Stihl weed eater troubleshooting. Stihl String trimmers or weed eaters can be a dream come true for anyone who hates yard work and wants to save some cash cutting their own lawn.
But if you are one of the people who often find themselves frustrated by these machines, we might be able to help out!
One of the most common problems faced by a Stihl weed eater can be caused by leaving fuel in it for a long time. We all know that certain ingredients within the fuel may evaporate after some time, often within a week or two.
Some of the remaining chemicals from these ingredients may dry up and create a thicker sludge when mixed together with the gas left inside the weed eater. This can cause the engine to stall.
Stihl weed eater troubleshooting
Here we will discuss some common issues and solutions for Stihl weedeater troubleshooting.
String line Failure
The trimmer line might be the wrong size. If the trimmer line is too thick or too thin for the trimmer head, it won’t fit and will not feed automatically as you need it to do so that you get a clean cut.
The trimmer housing might have a crack or chip in it. Inspect the trimmer for chips, cracks, and broken pieces. If the trimmer housing is damaged, the blades won’t work well to cut your hair or trim those pesky nose hairs. If you notice any of these conditions, get rid of the old housing and install a fresh one!
Starts then stalls Problem
A spark arrestor is a small ceramic filter in a diesel engine that prevents visible flames from coming out of the exhaust. This can help prevent debris from entering the combustion chamber and causing damage to the engine.
The carburetor might be clogged. If this is the case, ensure you are using fresh fuel and carefully check that there aren’t any unnecessary substances in the fuel line.
If this doesn’t solve the issue, try cleaning your unit with a gasoline treatment or carb cleaner. If you do not have success, it could be time to replace your carburetor entirely.
Sometimes weed eater runs roughly this might be due to a faulty carburetor, A carburetor is a device used to mix fuel and air for the purpose of creating an explosion that powers your engine.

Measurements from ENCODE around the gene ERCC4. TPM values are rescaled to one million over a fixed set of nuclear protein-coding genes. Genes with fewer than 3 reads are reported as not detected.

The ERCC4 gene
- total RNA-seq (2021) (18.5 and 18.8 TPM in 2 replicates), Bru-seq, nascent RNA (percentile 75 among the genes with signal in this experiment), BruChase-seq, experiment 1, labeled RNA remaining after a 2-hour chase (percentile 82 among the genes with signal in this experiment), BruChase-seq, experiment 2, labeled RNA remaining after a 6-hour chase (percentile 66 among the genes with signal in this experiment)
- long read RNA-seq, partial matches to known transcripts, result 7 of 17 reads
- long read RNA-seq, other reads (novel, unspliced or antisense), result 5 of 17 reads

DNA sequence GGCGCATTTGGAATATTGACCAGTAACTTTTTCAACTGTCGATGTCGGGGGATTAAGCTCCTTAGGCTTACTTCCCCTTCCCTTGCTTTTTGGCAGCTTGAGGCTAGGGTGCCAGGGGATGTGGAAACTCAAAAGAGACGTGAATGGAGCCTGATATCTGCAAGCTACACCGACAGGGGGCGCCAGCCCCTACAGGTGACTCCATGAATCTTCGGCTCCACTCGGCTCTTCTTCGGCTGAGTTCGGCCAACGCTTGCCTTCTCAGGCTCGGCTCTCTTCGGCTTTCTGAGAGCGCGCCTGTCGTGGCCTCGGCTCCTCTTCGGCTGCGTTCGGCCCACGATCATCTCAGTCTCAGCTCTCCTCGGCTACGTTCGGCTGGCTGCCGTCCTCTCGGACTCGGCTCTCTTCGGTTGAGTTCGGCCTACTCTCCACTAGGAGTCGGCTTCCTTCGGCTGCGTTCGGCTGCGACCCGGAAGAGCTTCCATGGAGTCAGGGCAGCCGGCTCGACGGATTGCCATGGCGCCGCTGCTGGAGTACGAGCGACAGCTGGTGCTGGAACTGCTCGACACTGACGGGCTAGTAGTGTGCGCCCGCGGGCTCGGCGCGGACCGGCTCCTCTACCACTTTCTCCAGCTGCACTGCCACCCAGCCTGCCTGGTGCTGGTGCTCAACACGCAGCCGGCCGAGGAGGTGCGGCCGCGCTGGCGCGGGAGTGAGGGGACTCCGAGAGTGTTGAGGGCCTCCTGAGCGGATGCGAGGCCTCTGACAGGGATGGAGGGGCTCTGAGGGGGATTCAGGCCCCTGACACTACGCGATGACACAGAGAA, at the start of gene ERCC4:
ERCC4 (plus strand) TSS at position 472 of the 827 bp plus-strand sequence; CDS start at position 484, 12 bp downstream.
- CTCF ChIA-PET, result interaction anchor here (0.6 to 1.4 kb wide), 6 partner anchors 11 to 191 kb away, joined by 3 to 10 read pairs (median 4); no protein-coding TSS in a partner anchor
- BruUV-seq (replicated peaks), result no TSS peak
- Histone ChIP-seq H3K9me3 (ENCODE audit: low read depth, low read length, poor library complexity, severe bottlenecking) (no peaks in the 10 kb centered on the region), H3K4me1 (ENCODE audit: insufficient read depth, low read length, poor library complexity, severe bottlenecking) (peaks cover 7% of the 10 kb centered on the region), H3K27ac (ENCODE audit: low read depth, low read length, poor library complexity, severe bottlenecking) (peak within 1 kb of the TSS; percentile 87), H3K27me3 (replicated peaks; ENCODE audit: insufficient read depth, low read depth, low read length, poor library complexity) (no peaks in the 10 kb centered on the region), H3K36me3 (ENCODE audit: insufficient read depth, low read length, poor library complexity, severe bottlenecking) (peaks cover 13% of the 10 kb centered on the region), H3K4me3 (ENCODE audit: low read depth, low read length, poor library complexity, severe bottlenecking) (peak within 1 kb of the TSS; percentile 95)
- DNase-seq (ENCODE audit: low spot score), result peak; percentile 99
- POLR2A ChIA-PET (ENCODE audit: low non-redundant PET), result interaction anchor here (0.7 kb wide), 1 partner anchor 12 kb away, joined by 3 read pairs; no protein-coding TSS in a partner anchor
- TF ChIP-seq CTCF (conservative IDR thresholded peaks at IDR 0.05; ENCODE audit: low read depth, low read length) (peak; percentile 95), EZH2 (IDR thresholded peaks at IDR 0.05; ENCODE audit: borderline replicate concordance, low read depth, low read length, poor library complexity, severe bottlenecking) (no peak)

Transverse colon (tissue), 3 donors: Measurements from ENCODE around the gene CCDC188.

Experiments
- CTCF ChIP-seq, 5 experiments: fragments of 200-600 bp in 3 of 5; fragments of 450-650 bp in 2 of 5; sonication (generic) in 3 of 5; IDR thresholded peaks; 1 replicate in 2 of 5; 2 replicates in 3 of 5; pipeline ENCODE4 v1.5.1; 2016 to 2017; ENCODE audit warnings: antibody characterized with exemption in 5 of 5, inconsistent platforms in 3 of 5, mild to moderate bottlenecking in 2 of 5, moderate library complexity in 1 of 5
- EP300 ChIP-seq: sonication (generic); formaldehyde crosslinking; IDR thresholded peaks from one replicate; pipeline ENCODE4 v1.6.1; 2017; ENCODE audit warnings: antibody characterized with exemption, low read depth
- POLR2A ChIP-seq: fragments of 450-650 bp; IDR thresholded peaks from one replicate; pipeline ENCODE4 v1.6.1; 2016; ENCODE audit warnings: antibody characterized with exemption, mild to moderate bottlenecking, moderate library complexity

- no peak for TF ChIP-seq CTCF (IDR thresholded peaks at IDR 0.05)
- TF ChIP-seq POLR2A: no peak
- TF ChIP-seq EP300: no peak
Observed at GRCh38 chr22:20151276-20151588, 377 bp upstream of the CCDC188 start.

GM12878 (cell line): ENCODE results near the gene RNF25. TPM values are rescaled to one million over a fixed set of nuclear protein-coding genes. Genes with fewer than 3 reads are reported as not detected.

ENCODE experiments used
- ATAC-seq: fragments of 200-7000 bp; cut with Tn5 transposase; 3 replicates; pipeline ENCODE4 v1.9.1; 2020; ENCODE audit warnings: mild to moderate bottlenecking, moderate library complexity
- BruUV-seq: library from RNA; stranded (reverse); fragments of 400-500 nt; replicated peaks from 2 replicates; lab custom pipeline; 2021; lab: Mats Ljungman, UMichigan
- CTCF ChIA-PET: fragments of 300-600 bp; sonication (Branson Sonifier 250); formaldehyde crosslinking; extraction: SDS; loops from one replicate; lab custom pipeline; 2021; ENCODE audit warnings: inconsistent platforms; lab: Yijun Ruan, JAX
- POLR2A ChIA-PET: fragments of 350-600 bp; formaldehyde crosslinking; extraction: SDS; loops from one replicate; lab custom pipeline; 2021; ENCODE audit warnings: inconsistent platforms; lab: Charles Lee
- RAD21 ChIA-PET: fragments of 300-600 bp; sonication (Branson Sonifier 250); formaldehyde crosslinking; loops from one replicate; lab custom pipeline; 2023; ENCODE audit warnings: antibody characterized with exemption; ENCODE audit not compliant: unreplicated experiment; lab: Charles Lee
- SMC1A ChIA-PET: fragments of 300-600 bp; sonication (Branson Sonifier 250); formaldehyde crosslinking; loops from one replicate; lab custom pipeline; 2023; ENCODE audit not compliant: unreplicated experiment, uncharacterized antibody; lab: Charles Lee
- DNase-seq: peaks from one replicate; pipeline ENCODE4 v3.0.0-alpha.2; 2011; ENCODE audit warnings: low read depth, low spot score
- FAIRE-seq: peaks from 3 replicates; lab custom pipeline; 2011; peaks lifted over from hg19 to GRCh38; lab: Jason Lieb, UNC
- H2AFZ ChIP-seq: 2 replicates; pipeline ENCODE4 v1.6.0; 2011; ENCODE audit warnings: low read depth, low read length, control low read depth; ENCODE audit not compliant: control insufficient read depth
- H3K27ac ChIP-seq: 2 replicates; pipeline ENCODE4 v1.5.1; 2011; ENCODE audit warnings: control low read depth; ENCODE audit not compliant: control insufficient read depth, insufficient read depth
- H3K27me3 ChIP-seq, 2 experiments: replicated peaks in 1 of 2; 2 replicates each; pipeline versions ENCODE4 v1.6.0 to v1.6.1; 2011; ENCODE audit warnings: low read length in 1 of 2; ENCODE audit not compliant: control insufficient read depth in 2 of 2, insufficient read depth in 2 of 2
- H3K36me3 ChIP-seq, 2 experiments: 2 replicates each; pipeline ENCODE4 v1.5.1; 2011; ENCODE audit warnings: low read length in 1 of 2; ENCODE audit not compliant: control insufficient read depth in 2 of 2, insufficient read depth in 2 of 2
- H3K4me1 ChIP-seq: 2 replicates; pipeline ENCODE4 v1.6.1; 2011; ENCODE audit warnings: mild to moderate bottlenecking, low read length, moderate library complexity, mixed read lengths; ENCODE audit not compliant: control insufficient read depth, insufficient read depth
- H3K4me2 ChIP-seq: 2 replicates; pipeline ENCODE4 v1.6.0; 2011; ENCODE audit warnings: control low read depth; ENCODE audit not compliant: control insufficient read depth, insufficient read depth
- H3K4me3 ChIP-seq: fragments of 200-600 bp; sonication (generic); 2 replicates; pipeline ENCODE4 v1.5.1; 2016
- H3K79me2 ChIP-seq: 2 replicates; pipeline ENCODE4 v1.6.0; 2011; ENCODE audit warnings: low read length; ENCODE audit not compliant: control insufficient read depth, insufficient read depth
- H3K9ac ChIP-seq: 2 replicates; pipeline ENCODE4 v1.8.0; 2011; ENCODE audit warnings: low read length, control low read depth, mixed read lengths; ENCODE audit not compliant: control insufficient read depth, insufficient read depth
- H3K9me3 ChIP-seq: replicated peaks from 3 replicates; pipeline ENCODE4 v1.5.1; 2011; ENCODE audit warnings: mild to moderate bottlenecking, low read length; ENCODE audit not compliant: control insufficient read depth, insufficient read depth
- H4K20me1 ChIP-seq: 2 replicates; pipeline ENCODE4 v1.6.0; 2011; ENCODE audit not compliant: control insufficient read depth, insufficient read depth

The apparatus that creates this chemical action inside your engine is the carburetor. A pesky problem that can arise when you are using a trimmer is that it can sometimes stall out on you.
This problem could be due to dirty fuel filters or it may become clogged after leaving gas in the gas line for too long. There are two reasons this will happen – one is because the fuel evaporates over time, leaving behind a thickish substance once the fuel has almost completely evaporated.
Another reason why fuel gets ‘gluggy’ is that small stones and grit that come through with the gasoline find their way into the fuel tank which mixes with it and sticks on to the sides of your filter.
Trimmer Head Defects
The clutch engages the clutch pads to spin the trimmer head. If the clutch assembly is defective or does not disengage, the trimmer head will continue to spin, even at low speeds. If you believe your clutch is defective, you may need to replace it.
If the drive cable is broken or detached, then your trimmer head will not spin. To inspect the cable, remove the engine from its shaft and check to see if it is properly connected.
Not Starting Sometimes
Inspect the spark plug to make sure it is working properly. If the insulator around it is cracked, an electrode (the metal ‘sparking’ bit) is burned away or damaged or there is heavy carbon buildup at the electrodes, replace the spark plug.
One way to determine if your spark plug needs replacing is by using a spark tester. You should see strong sparks between the tester’s terminals when you are cranking the engine. If you don’t see a strong spark, this indicates that your spark plugs need replacing.